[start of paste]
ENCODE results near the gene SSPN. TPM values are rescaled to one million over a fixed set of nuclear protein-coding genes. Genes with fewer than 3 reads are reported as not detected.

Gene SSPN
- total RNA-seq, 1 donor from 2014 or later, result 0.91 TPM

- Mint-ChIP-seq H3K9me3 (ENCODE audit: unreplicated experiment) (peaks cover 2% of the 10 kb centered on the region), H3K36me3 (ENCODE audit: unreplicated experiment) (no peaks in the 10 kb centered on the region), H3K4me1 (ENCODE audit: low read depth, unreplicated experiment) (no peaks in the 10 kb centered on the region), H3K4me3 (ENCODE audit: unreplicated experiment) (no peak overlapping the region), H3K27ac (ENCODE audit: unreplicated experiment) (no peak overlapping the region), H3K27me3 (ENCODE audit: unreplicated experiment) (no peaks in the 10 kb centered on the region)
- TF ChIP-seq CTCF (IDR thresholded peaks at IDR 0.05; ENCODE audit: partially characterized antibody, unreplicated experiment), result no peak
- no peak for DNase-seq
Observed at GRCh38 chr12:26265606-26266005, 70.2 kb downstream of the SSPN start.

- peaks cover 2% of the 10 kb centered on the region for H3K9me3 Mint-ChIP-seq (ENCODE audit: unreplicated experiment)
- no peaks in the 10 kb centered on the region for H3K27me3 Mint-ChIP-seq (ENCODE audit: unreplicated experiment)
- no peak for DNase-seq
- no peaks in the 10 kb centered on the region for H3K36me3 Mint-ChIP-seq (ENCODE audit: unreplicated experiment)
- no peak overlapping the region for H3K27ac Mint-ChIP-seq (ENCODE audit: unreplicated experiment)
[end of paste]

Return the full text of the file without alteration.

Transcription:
ENCODE results near the gene SSPN. TPM values are rescaled to one million over a fixed set of nuclear protein-coding genes. Genes with fewer than 3 reads are reported as not detected.

Gene SSPN
- total RNA-seq, 1 donor from 2014 or later, result 0.91 TPM

- Mint-ChIP-seq H3K9me3 (ENCODE audit: unreplicated experiment) (peaks cover 2% of the 10 kb centered on the region), H3K36me3 (ENCODE audit: unreplicated experiment) (no peaks in the 10 kb centered on the region), H3K4me1 (ENCODE audit: low read depth, unreplicated experiment) (no peaks in the 10 kb centered on the region), H3K4me3 (ENCODE audit: unreplicated experiment) (no peak overlapping the region), H3K27ac (ENCODE audit: unreplicated experiment) (no peak overlapping the region), H3K27me3 (ENCODE audit: unreplicated experiment) (no peaks in the 10 kb centered on the region)
- TF ChIP-seq CTCF (IDR thresholded peaks at IDR 0.05; ENCODE audit: partially characterized antibody, unreplicated experiment), result no peak
- no peak for DNase-seq
Observed at GRCh38 chr12:26265606-26266005, 70.2 kb downstream of the SSPN start.

- peaks cover 2% of the 10 kb centered on the region for H3K9me3 Mint-ChIP-seq (ENCODE audit: unreplicated experiment)
- no peaks in the 10 kb centered on the region for H3K27me3 Mint-ChIP-seq (ENCODE audit: unreplicated experiment)
- no peak for DNase-seq
- no peaks in the 10 kb centered on the region for H3K36me3 Mint-ChIP-seq (ENCODE audit: unreplicated experiment)
- no peak overlapping the region for H3K27ac Mint-ChIP-seq (ENCODE audit: unreplicated experiment)